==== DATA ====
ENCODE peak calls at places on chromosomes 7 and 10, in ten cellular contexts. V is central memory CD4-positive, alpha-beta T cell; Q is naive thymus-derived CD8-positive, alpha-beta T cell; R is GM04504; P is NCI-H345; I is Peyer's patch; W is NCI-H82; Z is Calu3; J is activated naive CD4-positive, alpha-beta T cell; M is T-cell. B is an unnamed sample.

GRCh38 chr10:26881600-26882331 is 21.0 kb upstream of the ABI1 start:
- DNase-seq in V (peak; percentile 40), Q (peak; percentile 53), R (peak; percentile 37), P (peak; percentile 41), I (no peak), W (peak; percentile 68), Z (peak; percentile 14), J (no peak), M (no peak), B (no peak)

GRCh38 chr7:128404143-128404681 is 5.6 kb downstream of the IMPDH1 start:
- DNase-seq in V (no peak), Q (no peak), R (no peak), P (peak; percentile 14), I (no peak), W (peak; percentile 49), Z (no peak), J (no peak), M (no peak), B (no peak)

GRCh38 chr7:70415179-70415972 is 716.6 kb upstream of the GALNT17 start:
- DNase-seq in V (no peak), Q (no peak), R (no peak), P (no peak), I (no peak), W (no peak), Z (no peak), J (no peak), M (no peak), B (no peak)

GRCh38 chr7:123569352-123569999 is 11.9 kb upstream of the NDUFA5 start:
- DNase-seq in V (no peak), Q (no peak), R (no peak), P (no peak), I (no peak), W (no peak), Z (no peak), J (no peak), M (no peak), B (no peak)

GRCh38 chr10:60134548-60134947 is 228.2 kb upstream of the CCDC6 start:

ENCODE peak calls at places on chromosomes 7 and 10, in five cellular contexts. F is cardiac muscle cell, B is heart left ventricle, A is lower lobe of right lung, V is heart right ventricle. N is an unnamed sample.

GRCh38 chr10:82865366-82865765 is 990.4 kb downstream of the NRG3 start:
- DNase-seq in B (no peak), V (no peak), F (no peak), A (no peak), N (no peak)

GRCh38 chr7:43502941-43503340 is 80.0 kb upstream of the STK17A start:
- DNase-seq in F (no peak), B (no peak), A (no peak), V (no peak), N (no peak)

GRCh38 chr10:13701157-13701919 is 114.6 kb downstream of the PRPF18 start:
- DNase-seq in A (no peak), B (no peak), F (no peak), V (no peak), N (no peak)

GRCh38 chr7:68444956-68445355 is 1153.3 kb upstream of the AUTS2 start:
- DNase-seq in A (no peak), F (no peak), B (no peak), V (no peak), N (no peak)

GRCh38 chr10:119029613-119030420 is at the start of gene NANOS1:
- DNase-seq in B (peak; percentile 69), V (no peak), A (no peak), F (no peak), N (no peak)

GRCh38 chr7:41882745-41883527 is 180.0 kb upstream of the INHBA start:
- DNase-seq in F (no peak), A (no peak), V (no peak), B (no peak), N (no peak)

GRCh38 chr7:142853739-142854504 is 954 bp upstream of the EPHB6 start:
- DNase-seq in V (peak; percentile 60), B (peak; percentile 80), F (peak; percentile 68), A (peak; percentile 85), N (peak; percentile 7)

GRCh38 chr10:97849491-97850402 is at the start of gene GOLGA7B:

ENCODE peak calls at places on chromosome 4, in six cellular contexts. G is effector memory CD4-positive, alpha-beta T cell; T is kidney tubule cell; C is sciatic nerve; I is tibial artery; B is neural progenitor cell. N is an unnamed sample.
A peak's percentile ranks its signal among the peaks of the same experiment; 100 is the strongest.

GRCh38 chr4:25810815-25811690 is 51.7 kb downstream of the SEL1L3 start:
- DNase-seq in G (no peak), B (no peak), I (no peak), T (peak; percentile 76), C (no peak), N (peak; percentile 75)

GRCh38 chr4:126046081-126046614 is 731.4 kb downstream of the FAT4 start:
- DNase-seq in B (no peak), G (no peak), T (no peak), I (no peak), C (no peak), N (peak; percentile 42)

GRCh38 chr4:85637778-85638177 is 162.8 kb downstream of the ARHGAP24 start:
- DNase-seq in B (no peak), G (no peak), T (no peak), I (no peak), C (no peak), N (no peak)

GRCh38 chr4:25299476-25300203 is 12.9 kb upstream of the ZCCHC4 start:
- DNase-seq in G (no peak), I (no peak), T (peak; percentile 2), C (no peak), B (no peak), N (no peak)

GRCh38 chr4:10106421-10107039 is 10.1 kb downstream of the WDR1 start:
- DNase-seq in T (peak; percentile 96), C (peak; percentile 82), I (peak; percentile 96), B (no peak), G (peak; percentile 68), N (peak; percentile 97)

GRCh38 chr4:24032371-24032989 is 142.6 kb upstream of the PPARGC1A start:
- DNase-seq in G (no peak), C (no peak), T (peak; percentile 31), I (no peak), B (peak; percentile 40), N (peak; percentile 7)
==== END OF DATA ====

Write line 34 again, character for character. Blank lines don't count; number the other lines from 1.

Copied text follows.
- DNase-seq in B (no peak), G (no peak), T (no peak), I (no peak), C (no peak), N (no peak)